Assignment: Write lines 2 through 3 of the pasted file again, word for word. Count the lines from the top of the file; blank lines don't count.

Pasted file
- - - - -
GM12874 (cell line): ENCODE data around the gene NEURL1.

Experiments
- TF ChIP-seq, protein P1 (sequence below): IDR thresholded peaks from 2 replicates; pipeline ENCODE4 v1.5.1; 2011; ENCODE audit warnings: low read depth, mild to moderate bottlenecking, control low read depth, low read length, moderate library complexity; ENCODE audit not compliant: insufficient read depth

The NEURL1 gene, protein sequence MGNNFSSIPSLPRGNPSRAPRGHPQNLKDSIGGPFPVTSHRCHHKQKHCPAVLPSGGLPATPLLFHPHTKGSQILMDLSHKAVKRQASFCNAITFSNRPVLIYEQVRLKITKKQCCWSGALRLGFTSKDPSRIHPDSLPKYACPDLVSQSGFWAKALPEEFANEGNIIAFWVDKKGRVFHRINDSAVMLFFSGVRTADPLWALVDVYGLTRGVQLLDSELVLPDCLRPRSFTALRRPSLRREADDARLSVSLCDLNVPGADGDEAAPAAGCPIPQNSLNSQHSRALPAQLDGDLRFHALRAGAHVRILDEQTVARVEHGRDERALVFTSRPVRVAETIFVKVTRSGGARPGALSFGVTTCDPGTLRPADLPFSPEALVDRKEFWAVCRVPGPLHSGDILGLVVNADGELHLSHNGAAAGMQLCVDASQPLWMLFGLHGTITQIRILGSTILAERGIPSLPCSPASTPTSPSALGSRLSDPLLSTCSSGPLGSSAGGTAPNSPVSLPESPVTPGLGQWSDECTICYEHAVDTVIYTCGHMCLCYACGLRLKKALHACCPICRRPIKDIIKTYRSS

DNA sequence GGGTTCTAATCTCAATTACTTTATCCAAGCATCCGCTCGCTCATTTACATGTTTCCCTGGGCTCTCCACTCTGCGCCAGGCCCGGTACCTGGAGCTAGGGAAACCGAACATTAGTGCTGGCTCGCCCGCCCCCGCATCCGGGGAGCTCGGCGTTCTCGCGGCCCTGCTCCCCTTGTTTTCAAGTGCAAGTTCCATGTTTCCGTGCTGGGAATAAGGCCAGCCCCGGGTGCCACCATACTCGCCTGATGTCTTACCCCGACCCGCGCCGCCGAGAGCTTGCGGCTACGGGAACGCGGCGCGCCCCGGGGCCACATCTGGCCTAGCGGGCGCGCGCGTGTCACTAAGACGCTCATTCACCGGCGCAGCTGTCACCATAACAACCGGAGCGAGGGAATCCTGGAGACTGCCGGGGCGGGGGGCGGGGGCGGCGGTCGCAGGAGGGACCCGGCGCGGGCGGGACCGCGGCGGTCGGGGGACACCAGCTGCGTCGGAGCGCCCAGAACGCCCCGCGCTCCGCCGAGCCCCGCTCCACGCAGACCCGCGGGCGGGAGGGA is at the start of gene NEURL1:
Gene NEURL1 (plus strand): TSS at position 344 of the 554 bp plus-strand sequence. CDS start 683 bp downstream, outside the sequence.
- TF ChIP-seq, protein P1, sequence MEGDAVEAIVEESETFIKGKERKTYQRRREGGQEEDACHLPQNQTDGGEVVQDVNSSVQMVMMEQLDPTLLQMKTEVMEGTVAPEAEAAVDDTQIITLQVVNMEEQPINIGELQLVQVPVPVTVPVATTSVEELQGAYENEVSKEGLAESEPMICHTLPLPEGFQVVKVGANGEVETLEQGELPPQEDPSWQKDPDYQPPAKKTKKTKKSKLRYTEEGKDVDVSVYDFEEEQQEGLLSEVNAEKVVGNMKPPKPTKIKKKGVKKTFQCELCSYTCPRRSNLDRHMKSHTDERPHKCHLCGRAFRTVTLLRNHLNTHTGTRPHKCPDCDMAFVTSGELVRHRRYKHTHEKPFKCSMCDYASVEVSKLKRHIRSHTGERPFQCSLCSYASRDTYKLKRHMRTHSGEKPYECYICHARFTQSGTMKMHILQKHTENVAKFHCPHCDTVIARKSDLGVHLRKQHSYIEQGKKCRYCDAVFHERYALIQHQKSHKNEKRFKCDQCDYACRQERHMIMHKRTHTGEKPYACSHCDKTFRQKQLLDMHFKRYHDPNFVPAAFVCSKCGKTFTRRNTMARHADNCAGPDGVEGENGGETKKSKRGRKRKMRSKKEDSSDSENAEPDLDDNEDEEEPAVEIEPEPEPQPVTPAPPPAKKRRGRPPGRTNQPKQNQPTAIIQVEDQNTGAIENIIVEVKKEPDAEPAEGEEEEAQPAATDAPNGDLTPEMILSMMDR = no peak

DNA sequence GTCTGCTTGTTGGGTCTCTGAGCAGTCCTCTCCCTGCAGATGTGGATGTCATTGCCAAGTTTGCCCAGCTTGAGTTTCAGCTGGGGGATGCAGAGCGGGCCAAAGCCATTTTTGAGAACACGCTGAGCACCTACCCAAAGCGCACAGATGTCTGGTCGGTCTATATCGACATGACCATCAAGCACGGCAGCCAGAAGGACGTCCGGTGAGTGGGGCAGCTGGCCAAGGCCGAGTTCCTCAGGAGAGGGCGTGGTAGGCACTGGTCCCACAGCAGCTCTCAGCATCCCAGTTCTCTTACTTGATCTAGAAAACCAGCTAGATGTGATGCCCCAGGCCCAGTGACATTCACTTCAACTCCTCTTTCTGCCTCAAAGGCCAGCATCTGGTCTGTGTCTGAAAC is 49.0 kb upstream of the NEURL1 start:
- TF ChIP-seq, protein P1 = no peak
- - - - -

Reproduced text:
Experiments
- TF ChIP-seq, protein P1 (sequence below): IDR thresholded peaks from 2 replicates; pipeline ENCODE4 v1.5.1; 2011; ENCODE audit warnings: low read depth, mild to moderate bottlenecking, control low read depth, low read length, moderate library complexity; ENCODE audit not compliant: insufficient read depth